Their article calls for LangSec testing, and applauds the use of languages like Go and Rust over memory-unsafe languages like C. "Itâ(TM)s not just systemd, not just Linux, not just software; the whole industry is at fault."

Multiple Linux Distributions Affected By Crippling Bug In Systemd ( 508

An anonymous reader writes: System administrator Andrew Ayer has discovered a potentially critical bug in systemd which can bring a vulnerable Linux server to its knees with one command. "After running this command, PID 1 is hung in the pause system call. You can no longer start and stop daemons. inetd-style services no longer accept connections. You cannot cleanly reboot the system." According to the bug report, Debian, Ubuntu, and CentOS are among the distros susceptible to various levels of resource exhaustion. The bug, which has existed for more than two years, does not require root access to exploit.

Hack iOS 10, Get $1.5 Million 32

Reader Trailrunner7 writes: The stakes in the vulnerability acquisition and bug bounty game have just gone up several notches, with a well-known security startup now offering $1.5 million for a remote jailbreak in iOS 10.The payout was put on the table Thursday by Zerodium, a company that buys vulnerabilities and exploits for high-value target platforms and applications. The company has a set of standing prices for the information it will buy, which includes bugs and exploits for iOS, Android, Flash, Windows, and the major browsers, and the top tier of that list has been $500,000 for an iOS jailbreak. But that all changed on Thursday when Zerodium announced that the company has tripled the standing price for iOS to $1.5 million.

Microsoft Widens Edge Browser Bug Hunt For Bounty Hunters ( 12

Microsoft said today it is expanding its program for rewarding those who find and report bugs in Edge, its latest web browser, enabling bounty hunters to claim their prize for a broader range of vulnerabilities. The Register adds: The snappily titled "Microsoft Edge Web Platform on Windows Insider Preview Bug Bounty Programme" was launched in August, and enabled anyone to report vulnerabilities they discover in Microsoft Edge in exchange for flippin' great wodges of cash. Now, the firm has expanded the programme, with a focus on vulnerabilities that lead to "violation of W3C standards that compromise privacy and integrity of important user data," or which enable remote code execution by a particular threat vector. Specifically, the bounty programme now covers the following: Same Origin Policy bypass vulnerabilities (such as universal cross-site scripting), Referrer Spoofing vulnerabilities, Remote Code Execution vulnerabilities in Microsoft Edge on Windows Insider Preview, and Vulnerabilities in open source sections of Chakra.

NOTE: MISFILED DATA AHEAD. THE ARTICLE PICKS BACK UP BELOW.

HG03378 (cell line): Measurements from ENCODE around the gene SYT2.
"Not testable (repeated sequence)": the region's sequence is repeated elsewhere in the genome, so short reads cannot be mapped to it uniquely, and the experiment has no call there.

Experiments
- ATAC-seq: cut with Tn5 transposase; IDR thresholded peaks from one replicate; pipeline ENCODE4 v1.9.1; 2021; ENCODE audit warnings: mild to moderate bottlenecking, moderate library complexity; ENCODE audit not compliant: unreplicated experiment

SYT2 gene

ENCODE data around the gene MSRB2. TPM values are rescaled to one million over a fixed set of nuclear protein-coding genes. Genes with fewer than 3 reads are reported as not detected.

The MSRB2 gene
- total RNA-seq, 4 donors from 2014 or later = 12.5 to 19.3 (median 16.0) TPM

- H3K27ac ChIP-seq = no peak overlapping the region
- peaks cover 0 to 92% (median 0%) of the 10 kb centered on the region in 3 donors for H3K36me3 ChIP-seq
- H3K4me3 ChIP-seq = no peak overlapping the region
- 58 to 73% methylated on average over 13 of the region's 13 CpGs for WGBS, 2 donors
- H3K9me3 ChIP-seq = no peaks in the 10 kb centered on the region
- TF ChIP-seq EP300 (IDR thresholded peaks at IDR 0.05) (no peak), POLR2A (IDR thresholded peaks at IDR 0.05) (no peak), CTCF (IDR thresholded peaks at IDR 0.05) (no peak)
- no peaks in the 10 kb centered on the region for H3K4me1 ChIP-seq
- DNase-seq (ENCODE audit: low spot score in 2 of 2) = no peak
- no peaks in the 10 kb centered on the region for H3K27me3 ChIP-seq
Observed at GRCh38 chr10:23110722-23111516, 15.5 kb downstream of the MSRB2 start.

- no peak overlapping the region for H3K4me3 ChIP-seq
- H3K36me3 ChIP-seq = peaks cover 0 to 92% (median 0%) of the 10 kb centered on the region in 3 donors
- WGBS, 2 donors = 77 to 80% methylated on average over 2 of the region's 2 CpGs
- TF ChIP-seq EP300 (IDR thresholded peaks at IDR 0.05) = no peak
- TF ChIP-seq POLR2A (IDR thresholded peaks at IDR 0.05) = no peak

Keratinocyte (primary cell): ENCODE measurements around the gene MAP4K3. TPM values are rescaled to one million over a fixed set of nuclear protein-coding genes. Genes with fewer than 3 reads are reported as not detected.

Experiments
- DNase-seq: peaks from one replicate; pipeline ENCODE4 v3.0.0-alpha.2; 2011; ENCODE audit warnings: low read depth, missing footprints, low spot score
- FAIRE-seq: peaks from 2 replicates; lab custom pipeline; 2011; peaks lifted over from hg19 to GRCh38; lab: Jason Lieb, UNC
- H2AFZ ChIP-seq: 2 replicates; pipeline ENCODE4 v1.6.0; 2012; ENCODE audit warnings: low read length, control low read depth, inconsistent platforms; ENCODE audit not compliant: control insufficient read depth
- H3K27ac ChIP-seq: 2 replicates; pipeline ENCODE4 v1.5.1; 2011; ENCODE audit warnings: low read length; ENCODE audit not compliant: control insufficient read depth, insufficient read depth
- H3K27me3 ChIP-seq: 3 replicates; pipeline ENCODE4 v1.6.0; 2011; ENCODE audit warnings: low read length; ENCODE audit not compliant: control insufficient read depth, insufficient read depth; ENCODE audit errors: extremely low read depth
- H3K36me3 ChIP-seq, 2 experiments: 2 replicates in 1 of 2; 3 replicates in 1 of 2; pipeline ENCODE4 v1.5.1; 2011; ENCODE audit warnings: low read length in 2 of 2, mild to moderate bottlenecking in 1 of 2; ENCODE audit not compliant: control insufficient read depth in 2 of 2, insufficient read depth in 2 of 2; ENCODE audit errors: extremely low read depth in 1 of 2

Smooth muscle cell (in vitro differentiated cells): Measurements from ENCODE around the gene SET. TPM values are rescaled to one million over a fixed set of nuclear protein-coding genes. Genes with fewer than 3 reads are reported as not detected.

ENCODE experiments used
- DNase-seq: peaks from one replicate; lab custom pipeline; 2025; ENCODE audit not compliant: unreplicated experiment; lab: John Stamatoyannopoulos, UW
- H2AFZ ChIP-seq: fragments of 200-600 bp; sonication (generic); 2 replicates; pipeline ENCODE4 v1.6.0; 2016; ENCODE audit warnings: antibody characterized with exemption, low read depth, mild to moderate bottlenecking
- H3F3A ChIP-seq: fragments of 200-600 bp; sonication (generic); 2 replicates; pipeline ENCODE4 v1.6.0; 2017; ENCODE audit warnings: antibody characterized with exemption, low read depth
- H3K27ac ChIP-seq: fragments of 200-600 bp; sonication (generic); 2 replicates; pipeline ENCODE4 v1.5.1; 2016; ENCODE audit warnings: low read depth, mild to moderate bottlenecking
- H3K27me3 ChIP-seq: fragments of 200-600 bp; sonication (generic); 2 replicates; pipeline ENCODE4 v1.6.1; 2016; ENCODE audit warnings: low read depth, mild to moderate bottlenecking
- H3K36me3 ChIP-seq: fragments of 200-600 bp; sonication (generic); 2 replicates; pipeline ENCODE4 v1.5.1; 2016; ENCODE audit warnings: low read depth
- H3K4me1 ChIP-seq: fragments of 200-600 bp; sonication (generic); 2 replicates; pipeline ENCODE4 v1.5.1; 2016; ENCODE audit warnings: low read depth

As We Speak, Teen Social Site Is Leaking Millions Of Plaintext Passwords ( 126

Dan Goodin, reporting for ArsTechnica: A social hangout website for teenage girls has sprung a leak that's exposing plaintext passwords protecting as many as 5.5 million user accounts. As this post went live, all attempts to get the leak plugged had failed. Operators of i-Dressup didn't respond to messages sent by Ars informing them that a hacker has already downloaded more than 2.2 million of the improperly stored account credentials. The hacker said it took him about three weeks to obtain the cache and that there's nothing stopping him or others from downloading the entire database of slightly more than 5.5 million entries. The hacker said he acquired the e-mail addresses and passwords by using a SQL injection attack that exploited vulnerabilities in the i-Dressup website. The hacker provided the 2.2 million account credentials both to Ars and breach notification service Have I Been Pwned?. By plugging randomly selected e-mail addresses into the forgotten password section of i-Dressup, both Ars and Have I Been Pwned? principal Troy Hunt found that they all were used to register accounts on the site. Ars then used the contact us page on i-Dressup to privately notify operators of the vulnerability, but more than five days later, no one has responded and the bug remains unfixed.

Tuesday Was Microsoft's Last Non-Cumulative Patch ( 222

There was something unique about this week's Patch Tuesday. An anonymous Slashdot reader quotes HelpNetSecurity: It was the last traditional Windows Patch Tuesday as Microsoft is moving to a new patching release model. In the future, patches will be bundled together and users will no longer be able to pick and choose which updates to install. Furthermore, these new 'monthly update packs' will be combined, so for instance, the November update will include all the patches from October as well.
Last month a Slashdot reader asked for suggestions on how to handle the new 'cumulative' updates -- although the most common response was "I run Linux."

Cisco Blamed A Router Bug On 'Cosmic Radiation' ( 145

Network World's news editor contacted Slashdot with this report: A Cisco bug report addressing "partial data traffic loss" on the company's ASR 9000 Series routers contended that a "possible trigger is cosmic radiation causing SEU [single-event upset] soft errors." Not everyone is buying: "It IS possible for bits to be flipped in memory by stray background radiation. However it's mostly impossible to detect the reason as to WHERE or WHEN this happens," writes a Redditor identifying himself as a former [technical assistance center] engineer...